* Elsagate and content aimed at children was a smaller but frequent controversy last year. I’m guessing they need more time/resources to vet that content and slow down the rate that spammers and low-effort content providers try to game the system.

> The ones that seem to be causing the biggest headaches on YouTube lately are the bigger creators.

This is a great observation. They're punishing the small, niche channels for the terrible shit pulled by the huge channels, with Logan Paul just being the most recent and which is probably the precipitating event here.

I knew someone would mention Logan Paul, that one guy that faked colorblindness to get views, and ultimately ended up tubing around a dead guy.

If Google is doing this with a "let's try and make it harder for idiots like Logan Paul to become successful" motivation, then shame on Google.

The only other reason I can think of is that smaller players have been abusing the system, and we see tons of tiny low-quality popups that film inappropriate stuff and get reported. I think this is more likely, than because of anything Logan Paul did.

They're not punishing small channels for logan paul. he's an incredibly easy problem to deal with, and they already solved that problem by kicking him off YPP.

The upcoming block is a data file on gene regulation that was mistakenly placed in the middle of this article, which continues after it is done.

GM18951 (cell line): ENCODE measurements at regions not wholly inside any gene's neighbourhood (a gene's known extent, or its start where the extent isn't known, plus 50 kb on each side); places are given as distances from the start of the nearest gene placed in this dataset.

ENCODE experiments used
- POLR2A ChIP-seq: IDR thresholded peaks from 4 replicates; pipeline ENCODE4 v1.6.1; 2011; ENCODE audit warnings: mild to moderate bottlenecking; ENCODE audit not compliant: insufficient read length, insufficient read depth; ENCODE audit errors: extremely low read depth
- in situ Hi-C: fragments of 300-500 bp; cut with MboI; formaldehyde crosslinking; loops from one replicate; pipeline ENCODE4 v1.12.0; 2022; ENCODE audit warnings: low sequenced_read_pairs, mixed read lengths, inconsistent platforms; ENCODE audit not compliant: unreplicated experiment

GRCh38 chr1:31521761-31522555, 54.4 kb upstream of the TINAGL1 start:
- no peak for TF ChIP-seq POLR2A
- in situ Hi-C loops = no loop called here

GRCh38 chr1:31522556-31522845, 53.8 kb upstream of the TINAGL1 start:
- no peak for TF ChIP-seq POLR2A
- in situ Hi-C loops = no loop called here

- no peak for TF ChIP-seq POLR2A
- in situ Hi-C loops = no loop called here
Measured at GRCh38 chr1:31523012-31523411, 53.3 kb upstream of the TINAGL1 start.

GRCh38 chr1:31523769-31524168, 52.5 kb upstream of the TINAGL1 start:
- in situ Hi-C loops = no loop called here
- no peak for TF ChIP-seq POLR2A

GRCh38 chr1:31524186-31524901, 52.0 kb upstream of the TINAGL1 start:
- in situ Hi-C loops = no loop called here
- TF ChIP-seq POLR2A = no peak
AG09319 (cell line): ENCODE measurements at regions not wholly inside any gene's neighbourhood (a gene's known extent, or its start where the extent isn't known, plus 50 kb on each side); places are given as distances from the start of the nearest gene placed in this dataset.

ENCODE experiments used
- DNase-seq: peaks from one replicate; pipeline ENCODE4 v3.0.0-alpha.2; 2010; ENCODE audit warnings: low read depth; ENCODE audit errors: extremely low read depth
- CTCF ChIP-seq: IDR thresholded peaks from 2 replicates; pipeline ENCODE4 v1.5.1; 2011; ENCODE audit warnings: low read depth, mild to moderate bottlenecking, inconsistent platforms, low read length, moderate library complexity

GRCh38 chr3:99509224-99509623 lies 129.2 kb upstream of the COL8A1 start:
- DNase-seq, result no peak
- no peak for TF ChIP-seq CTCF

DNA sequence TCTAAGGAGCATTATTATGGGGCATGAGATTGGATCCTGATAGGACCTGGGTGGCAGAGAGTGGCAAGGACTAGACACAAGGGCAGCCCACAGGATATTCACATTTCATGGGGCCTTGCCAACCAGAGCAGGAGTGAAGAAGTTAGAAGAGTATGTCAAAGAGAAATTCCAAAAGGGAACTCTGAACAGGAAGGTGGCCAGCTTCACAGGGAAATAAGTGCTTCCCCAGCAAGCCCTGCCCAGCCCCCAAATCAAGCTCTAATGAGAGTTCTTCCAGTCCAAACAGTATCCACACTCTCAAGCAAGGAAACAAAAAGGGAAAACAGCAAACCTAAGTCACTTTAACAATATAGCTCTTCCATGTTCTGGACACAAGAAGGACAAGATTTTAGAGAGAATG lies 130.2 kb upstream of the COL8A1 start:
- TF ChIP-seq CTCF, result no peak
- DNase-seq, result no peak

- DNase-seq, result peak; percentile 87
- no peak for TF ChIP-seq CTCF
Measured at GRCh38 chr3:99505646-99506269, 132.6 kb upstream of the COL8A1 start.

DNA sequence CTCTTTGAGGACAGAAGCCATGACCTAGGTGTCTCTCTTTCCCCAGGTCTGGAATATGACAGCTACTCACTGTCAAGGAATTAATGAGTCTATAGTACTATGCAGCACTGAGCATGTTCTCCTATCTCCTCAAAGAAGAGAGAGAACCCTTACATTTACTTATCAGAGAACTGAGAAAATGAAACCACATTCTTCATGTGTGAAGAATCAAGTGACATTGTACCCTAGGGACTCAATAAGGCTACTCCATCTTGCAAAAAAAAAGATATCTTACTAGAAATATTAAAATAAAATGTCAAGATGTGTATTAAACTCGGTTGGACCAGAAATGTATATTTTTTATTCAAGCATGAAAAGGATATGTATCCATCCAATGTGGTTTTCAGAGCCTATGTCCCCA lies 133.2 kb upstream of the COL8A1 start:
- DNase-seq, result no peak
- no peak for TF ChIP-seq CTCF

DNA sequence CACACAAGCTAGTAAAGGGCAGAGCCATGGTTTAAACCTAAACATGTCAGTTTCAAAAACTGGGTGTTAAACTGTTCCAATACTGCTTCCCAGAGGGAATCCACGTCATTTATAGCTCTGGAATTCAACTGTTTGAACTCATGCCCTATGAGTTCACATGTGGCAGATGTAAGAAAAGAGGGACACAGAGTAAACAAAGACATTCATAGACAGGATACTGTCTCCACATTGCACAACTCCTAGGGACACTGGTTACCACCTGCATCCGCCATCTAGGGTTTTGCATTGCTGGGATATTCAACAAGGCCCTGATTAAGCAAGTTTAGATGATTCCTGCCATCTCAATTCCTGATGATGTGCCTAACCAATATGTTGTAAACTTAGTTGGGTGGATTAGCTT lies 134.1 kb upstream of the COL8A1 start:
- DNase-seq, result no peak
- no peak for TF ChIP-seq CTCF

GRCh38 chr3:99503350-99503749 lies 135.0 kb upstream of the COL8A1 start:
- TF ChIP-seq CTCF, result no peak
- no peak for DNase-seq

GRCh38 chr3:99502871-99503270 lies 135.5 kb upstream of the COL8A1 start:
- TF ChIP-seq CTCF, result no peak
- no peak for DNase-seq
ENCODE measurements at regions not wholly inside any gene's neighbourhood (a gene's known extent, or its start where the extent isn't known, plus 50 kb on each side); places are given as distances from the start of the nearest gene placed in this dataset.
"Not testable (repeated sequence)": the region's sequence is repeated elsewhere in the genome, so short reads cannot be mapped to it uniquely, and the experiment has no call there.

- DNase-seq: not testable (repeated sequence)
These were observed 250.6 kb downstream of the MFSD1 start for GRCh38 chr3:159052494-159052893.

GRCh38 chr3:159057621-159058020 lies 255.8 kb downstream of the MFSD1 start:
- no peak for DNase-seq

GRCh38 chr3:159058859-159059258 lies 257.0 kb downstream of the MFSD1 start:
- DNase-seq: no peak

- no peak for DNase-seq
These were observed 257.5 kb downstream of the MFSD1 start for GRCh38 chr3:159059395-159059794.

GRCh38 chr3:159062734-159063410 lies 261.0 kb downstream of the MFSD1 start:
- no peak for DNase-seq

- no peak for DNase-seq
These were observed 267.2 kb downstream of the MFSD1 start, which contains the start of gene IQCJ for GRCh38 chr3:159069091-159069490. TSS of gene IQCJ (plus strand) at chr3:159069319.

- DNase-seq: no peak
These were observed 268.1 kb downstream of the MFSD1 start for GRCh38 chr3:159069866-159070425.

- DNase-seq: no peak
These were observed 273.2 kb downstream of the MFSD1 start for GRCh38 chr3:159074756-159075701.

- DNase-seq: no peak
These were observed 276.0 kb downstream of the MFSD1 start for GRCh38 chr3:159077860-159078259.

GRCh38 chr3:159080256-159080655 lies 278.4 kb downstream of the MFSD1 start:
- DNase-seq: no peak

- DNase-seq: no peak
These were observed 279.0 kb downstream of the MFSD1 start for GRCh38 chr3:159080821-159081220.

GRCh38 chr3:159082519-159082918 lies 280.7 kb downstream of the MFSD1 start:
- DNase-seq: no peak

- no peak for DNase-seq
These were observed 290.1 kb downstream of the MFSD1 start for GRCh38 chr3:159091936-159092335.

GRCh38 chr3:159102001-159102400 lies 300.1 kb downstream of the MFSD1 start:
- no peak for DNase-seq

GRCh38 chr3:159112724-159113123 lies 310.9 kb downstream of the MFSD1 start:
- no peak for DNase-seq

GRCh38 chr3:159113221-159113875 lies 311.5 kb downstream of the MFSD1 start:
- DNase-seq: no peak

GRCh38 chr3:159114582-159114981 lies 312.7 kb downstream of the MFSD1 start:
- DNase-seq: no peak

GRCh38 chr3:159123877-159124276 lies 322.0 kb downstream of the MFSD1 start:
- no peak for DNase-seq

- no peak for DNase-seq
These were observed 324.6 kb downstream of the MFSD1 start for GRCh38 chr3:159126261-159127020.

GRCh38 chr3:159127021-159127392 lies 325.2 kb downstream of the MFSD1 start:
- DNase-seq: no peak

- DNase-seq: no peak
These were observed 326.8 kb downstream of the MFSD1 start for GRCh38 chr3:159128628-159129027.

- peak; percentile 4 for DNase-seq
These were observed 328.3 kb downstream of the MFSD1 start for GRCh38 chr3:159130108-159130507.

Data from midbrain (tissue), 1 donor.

This is to deal with the much larger problem of small channels posting awful content in such huge volumes that it's difficult to police, and causing headlines like this one: https://www.buzzfeed.com/charliewarzel/youtubers-made-hundre...

YouTube doesn't understand or care about the true underlying value of its platform, let alone its potential. And they continue to make bad choices to steer it in entirely the wrong direction. It could be a powerhouse but they keep screwing it up. This is all part and parcel of google/alphabet being horrendously bad at product management and customer interactions.

Leave youtube, start your own business? Do Patreon or something. Seriously, we need to cut down our dependence on big tech. They've been taking advantage of us for too long.

I don't get the views/subscriber criteria at all. If the changes are to "protect the community", why worry about number of views or number of subs? And not only they made it important, they made it the first pre-requisite to even consider your channel!

It allows them to review those channels more carefully, since theres less of them.

What’s your channel? I found a Jeff Mould but it was just junk video of burning houses.

If you post a link we can see the sort of content they’re cutting out.

Have you seen the comments on the blog post? The firsts are all about asking people to suscribe to their channel, possibly with subing back.

Edit: Well, all the comments are asking for suscribers.